By Andrea Paldy

The Three Village Central School District board kicked off its first meeting of the school year with a celebration of one of the district’s teachers receiving a national award.

Teacher of the year

Fifth-grade teacher Kate Hunter’s achievement was the highlight of the evening.

“I feel like it’s déjà vu all over again,” Minnesauke principal  Brian Biscari said.

Over the past year, the principal and the board have congratulated Hunter for her accolades as New York State Council for the Social Studies Outstanding Elementary Social Studies Classroom Teacher Award. She had received a similar award earlier from the Long Island Council for the Social Studies. This time, Hunter received a standing ovation for being named National Council for the Social Studies Elementary Level Social Studies Teacher of the Year, which recognizes “exceptional classroom social studies teachers.”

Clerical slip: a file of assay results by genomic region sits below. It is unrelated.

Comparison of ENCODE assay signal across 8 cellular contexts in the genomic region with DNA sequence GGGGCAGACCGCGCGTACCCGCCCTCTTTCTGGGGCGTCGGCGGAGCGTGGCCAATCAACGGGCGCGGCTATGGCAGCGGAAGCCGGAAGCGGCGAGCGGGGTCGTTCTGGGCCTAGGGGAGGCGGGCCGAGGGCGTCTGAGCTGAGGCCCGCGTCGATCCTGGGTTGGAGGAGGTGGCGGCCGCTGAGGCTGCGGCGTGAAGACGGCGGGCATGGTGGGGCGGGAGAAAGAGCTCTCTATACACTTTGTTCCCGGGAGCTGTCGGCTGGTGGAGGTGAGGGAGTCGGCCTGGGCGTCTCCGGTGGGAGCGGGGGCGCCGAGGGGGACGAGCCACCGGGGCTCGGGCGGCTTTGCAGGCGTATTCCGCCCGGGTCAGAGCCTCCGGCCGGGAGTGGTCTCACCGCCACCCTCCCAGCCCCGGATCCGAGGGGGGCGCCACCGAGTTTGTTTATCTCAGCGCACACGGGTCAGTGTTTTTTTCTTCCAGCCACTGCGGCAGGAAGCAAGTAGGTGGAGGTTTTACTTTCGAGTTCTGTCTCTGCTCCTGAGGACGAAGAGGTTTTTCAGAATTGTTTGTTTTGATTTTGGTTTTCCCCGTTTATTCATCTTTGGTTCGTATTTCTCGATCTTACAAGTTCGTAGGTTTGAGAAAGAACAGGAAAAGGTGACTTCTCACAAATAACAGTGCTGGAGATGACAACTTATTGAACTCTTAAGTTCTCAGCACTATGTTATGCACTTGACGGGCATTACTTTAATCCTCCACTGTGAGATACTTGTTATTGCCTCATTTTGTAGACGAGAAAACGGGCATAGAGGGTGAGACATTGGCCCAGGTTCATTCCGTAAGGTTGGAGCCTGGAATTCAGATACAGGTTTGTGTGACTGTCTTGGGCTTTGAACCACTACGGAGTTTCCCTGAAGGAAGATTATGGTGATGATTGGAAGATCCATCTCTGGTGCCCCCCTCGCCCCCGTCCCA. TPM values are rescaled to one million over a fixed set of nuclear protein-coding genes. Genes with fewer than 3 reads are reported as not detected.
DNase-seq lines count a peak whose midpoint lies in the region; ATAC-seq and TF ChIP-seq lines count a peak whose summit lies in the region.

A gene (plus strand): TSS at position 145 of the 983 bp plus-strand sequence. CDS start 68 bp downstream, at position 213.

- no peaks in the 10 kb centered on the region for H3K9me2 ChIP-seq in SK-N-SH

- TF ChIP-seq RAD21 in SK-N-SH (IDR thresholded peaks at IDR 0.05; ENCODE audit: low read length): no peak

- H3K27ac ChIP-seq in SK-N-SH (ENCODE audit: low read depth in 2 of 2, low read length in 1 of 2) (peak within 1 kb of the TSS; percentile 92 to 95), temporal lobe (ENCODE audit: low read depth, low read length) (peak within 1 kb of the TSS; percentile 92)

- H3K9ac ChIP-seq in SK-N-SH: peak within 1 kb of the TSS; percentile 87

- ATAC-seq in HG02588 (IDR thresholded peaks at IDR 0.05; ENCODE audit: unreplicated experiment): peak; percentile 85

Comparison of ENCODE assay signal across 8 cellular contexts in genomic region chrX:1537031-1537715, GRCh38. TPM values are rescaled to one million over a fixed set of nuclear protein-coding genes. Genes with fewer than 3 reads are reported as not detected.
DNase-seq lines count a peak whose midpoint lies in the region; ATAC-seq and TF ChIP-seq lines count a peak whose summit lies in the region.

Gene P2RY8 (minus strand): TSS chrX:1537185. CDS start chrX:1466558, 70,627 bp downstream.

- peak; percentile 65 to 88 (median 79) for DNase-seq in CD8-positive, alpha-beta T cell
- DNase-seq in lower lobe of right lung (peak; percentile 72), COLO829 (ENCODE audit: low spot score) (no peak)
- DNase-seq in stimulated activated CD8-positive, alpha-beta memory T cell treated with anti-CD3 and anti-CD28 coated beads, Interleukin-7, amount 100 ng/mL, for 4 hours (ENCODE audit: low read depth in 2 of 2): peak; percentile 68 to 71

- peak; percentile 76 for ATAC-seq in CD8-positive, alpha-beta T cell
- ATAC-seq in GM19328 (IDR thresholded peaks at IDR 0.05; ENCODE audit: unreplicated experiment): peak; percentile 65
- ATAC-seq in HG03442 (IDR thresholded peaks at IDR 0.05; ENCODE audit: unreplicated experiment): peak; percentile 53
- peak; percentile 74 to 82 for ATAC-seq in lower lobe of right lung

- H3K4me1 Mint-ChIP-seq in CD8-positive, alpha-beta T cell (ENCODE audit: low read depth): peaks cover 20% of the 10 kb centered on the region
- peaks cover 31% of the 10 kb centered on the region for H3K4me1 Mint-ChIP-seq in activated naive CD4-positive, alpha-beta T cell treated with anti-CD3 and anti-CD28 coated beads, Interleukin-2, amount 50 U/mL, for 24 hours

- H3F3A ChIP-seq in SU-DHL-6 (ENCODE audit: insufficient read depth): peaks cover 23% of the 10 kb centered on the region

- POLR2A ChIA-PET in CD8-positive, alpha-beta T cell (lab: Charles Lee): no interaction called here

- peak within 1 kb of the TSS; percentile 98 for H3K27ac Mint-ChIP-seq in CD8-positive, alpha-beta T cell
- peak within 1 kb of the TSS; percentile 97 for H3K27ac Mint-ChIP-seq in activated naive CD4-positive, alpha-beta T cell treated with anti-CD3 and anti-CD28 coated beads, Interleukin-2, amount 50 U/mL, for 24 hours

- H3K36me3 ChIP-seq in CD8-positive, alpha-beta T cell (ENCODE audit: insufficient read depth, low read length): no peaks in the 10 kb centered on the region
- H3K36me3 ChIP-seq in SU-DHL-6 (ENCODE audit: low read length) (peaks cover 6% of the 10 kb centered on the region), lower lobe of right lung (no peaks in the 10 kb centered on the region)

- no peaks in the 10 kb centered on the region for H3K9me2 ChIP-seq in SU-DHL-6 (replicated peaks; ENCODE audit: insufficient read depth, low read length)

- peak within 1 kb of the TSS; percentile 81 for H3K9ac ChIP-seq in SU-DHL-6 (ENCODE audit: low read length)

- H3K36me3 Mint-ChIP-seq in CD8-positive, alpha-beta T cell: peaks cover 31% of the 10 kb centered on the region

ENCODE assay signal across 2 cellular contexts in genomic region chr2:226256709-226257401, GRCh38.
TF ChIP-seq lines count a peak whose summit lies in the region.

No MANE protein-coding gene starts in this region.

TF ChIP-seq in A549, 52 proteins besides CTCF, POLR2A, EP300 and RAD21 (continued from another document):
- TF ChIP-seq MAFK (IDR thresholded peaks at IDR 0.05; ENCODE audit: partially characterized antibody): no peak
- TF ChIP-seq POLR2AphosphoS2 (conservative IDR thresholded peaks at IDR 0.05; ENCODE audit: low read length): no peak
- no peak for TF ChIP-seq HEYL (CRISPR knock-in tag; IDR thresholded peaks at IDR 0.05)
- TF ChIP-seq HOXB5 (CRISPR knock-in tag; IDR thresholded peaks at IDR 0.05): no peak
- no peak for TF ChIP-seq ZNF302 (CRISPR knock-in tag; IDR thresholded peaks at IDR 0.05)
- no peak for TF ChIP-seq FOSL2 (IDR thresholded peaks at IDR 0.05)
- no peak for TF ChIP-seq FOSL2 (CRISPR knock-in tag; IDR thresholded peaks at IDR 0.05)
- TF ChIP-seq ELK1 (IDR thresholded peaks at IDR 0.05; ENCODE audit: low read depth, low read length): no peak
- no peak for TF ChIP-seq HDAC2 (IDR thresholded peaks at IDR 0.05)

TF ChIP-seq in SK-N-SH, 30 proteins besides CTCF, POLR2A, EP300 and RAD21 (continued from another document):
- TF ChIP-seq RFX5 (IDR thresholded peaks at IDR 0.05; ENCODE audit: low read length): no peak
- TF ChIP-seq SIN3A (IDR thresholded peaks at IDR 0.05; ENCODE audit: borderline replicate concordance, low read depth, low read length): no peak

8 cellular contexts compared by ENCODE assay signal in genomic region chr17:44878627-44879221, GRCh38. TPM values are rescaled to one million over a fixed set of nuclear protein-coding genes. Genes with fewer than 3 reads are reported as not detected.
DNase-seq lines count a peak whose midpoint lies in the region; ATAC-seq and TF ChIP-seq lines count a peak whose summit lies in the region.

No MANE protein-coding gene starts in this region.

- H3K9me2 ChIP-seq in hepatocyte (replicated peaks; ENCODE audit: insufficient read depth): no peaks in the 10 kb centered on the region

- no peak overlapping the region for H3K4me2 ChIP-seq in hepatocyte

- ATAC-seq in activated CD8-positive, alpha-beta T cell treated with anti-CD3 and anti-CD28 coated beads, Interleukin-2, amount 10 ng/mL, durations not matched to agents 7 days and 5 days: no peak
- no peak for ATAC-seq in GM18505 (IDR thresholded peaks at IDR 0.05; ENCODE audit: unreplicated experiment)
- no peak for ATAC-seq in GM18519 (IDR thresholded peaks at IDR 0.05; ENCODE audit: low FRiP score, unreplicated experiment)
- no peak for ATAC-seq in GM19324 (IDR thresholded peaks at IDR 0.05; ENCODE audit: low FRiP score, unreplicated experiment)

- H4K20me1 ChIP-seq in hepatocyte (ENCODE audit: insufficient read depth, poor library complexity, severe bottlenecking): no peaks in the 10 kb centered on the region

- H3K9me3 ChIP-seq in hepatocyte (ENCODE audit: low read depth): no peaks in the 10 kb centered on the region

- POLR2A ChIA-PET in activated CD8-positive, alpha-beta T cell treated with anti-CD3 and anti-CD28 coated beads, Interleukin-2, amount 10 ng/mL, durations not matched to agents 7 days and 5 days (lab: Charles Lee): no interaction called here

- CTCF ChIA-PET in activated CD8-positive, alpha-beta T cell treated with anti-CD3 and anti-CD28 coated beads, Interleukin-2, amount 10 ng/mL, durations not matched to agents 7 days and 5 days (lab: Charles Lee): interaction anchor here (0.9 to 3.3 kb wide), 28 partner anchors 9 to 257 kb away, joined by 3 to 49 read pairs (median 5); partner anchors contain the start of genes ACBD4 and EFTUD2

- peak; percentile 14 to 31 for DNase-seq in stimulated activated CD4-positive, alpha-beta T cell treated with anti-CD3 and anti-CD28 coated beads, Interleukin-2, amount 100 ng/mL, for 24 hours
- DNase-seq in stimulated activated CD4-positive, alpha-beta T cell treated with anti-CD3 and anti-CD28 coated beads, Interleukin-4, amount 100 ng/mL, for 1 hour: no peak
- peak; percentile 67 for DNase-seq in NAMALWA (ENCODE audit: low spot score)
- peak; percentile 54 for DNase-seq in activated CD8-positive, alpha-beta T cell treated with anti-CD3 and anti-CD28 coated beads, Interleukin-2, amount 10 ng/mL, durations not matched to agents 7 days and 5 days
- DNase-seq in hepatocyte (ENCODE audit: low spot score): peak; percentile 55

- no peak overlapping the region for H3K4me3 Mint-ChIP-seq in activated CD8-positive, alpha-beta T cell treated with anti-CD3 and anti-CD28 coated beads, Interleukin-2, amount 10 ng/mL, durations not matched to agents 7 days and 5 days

Hunter, who has taught fifth grade for 10 years, began her career in the district at Minnesauke in 2003. This November, she will attend the national NCSS conference in San Francisco, where she will receive her award and present some of her work.

The meeting’s agenda also included a presentation from the director of elementary curriculum and a policy update about home schoolers. Additionally, the school board heard concerns about a summer reading assignment.

Summer reading

Three Village school district canceled the R. C. Murphy Junior High School summer book project before the start of the school year. File photo

Toni Williams-Mulgrave expressed dismay about the summer reading assignment, “Leaving Fletchville,” for

R.C. Murphy Junior High School’s eighth-graders. A Ward Melville graduate and educator herself, Williams-Mulgrave, who is African-American, has a niece who read the assignment.